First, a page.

Adonis calls for metro mayor in the north east

The former transport secretary Lord Adonis this week called on government to impose a directly-elected mayor in the north east of England.

Appearing before the business, energy and industrial strategy parliamentary committee, the Labour peer said he believes the government should say ‘it expects the north east to come forward with a plan to have an elected mayor covering the metropolitan area.’

‘If that doesn’t happen, I believe the government should impose one, because it is absolutely essential there is a proper city regional leadership and planning there,’ he told MPs.

Lord Adonis, who resigned as chair of the National Infrastructure Commission last year, said there should also be a ‘case-by-case assessment’ of other areas around the country, with the government ‘determined to see that every part of the country’ has a strategic authority, responsible for economic infrastructure.

‘You have got to have really strong regional leadership to industrial planning,’ Lord Adonis told the committee.

‘I have long regarded the most important element of this being a much-stronger tier of city regional government in this country.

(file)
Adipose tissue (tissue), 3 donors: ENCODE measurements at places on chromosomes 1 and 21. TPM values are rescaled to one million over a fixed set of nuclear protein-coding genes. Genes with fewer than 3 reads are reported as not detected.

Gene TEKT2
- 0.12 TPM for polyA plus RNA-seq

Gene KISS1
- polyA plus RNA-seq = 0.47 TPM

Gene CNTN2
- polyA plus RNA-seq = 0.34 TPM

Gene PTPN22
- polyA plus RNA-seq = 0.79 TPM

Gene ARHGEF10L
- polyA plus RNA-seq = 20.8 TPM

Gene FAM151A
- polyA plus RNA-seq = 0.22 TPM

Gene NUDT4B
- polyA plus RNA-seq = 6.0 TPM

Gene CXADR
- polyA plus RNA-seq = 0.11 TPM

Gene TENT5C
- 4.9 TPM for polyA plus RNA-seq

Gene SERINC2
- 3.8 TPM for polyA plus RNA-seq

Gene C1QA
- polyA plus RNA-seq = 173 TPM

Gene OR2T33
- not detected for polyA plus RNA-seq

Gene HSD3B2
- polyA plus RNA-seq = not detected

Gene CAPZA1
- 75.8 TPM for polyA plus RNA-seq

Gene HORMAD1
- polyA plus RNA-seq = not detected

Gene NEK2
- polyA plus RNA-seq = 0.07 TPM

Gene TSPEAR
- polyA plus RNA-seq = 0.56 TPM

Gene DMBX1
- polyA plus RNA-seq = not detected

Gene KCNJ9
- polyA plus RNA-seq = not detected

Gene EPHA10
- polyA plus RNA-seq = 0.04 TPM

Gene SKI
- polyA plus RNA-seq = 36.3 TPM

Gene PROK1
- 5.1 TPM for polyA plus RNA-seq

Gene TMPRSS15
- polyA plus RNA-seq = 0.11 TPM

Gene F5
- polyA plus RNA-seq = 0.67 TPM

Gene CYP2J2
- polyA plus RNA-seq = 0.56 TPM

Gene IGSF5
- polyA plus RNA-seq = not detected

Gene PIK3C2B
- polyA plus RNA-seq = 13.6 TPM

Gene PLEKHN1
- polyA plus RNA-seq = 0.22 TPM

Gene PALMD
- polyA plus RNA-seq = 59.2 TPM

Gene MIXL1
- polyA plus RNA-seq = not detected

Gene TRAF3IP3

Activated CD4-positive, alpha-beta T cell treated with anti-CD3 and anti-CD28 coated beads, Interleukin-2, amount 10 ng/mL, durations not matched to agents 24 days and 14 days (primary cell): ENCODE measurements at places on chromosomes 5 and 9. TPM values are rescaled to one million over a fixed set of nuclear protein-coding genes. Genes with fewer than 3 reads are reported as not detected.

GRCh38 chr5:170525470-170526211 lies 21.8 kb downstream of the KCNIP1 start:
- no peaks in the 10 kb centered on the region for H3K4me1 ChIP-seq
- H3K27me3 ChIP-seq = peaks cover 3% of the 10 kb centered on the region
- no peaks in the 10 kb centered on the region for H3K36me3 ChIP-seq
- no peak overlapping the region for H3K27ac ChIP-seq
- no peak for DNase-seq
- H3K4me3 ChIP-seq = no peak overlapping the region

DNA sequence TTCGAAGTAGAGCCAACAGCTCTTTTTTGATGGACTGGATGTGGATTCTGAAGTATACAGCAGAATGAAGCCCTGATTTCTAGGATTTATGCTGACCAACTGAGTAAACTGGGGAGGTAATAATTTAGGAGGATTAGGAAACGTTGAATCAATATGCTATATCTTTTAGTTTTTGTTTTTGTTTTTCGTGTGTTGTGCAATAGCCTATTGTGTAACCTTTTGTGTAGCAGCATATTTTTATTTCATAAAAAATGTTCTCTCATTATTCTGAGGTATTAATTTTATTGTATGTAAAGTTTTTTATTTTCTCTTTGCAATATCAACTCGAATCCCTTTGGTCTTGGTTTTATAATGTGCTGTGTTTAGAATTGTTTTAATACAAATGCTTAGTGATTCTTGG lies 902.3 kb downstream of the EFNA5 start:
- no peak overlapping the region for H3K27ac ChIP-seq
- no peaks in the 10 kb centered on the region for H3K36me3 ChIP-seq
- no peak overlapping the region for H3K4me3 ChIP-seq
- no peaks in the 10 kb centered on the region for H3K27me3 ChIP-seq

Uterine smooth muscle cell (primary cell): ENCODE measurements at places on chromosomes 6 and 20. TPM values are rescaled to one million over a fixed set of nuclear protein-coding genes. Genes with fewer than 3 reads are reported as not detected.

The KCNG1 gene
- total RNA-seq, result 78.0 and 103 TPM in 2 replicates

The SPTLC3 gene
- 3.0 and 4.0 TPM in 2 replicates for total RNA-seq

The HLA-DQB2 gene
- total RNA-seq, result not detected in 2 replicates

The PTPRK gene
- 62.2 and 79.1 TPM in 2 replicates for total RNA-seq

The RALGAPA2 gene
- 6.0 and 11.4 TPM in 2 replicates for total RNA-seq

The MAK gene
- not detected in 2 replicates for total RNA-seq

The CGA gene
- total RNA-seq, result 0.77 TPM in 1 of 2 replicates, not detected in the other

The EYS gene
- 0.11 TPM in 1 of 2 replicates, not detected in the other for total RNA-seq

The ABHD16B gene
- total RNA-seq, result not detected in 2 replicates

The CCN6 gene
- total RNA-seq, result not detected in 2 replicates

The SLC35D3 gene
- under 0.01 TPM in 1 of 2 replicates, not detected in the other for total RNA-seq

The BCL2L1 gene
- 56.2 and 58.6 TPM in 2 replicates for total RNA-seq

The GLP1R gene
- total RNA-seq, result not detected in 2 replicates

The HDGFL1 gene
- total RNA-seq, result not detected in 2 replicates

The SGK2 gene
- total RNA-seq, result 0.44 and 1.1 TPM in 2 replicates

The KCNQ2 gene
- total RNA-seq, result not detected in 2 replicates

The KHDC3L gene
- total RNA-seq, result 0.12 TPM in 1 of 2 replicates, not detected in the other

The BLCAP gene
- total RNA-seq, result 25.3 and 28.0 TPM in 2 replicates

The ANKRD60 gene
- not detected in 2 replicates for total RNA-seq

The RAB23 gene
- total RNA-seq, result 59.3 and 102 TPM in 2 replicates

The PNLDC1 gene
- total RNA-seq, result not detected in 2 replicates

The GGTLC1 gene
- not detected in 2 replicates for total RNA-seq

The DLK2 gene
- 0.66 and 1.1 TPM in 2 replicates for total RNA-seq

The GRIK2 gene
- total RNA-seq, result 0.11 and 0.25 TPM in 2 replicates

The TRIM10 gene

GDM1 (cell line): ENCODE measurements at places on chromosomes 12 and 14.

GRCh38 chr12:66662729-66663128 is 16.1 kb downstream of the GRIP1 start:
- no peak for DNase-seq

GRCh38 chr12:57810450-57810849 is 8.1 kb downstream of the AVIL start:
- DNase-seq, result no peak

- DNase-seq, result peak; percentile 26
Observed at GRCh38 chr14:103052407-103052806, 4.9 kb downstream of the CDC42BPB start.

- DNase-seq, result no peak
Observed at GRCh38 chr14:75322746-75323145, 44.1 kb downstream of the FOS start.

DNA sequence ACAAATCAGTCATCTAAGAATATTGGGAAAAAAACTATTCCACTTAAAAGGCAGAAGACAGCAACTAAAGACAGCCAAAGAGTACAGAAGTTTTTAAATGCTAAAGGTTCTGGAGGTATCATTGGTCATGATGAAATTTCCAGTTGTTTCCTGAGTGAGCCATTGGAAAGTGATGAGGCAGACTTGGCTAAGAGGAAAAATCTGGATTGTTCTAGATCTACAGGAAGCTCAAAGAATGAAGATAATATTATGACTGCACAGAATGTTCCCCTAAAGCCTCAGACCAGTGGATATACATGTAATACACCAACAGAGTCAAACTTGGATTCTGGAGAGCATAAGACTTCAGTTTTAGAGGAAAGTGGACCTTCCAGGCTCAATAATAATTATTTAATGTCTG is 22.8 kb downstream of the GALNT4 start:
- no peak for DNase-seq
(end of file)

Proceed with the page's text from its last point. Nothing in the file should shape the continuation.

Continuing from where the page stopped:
‘Michael Heseltine and I have spent the best part of the last 20 years campaigning hard for regionally elected mayors. They are starting to happen now.

‘Those are big steps in the right direction, but if you look at the regional mayors outside of London, the government should give them significant new powers.’

The peer admitted there is a ‘problem’ in some regions ‘where it just hasn’t been possible to get agreement on setting up a metro mayor’.

‘The classic problem in the north east at the moment is Gateshead, Newcastle and Sunderland,’ he told the committee.

‘I chaired an economic review of the north east 10 years ago, and we recommended then a combined authority for the area.’

The North East Combined Authority was established in 2014, but it was later cancelled by the communities secretary, Sajid Javid after Durham, Gateshead, South Tyneside and Sunderland councils all withdrew their support.

Lord Adonis also criticised the lack of long-term planning for transport infrastructure at the committee meeting.

‘The biggest decision I had to take in terms of procurement when I was secretary of state for transport was what we were going to do about the successor trains for the InterCity 125s,’ he said.

‘It was a huge order and we also needed to link this with the programme for electrification. It was a classic case of the state interacting with both the market and the business sector.

‘There was no strategy. None at all. The forward investment strategy for the railways went ahead precisely five years. It finished in 2014, which is part of the reason why there was no electrification strategy, because you can’t electrify in five years. And it was why we had no policy for high-speed rail, because you can’t build a high-speed line in five years, either.’


Notify of
Inline Feedbacks
View all comments
Help us break the news – share your information, opinion or analysis
Back to top